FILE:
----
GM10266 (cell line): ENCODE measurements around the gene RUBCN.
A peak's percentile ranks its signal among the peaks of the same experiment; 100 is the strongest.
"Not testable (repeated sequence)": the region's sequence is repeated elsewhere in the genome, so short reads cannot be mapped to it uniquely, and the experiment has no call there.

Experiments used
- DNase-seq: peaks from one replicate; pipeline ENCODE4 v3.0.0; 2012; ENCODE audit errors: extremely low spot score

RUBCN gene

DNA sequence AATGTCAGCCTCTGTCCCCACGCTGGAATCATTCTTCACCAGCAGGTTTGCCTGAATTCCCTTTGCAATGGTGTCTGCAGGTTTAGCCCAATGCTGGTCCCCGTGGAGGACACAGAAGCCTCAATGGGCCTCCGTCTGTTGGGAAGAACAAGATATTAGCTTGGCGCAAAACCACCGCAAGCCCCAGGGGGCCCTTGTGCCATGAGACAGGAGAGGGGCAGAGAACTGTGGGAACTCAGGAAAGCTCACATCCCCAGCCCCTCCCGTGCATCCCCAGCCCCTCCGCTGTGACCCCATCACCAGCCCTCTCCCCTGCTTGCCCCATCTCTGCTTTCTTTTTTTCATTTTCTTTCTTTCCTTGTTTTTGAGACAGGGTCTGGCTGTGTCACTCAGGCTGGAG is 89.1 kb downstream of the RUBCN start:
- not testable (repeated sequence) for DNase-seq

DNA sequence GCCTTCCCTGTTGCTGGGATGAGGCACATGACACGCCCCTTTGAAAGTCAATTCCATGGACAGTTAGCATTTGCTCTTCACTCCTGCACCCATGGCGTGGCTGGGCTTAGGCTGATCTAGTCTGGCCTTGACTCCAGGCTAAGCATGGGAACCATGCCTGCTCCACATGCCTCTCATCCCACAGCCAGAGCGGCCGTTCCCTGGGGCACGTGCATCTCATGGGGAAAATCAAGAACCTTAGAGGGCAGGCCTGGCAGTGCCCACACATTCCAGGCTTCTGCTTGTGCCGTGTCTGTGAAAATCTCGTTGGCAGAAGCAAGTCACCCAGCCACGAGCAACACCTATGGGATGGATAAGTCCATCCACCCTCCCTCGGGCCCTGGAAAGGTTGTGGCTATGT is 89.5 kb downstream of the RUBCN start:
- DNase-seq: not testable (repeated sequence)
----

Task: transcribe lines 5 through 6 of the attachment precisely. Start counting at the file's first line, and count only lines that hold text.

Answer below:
- DNase-seq: peaks from one replicate; pipeline ENCODE4 v3.0.0; 2012; ENCODE audit errors: extremely low spot score

RUBCN gene